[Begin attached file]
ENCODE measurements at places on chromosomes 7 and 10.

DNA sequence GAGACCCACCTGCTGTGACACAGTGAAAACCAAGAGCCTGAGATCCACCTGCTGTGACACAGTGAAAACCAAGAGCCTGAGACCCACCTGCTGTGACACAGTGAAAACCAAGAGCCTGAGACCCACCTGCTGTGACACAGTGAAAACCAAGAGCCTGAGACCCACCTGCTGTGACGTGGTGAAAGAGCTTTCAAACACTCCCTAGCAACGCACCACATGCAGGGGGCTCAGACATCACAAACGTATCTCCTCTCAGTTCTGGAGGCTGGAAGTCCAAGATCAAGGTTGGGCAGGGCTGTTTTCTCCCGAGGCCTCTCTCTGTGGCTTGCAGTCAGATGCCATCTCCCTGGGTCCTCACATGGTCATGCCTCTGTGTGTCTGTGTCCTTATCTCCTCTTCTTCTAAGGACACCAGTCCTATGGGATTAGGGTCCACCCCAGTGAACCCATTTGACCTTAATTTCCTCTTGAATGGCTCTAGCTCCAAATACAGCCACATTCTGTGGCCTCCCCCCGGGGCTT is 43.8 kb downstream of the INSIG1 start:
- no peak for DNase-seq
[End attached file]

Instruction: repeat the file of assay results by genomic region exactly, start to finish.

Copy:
ENCODE measurements at places on chromosomes 7 and 10.

DNA sequence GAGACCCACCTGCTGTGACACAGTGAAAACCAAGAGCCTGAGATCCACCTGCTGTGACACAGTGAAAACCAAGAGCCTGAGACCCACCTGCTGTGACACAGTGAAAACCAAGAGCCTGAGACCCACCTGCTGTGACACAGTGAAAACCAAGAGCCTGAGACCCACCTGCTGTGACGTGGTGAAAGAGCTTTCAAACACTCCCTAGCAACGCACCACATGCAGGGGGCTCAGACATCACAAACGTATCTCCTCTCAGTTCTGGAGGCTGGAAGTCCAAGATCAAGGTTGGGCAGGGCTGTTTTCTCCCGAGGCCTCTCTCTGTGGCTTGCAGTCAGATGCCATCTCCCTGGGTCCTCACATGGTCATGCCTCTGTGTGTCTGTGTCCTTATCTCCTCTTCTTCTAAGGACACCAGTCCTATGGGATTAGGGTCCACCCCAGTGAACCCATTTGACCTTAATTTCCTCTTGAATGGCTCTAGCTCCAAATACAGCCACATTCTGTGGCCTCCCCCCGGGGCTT is 43.8 kb downstream of the INSIG1 start:
- no peak for DNase-seq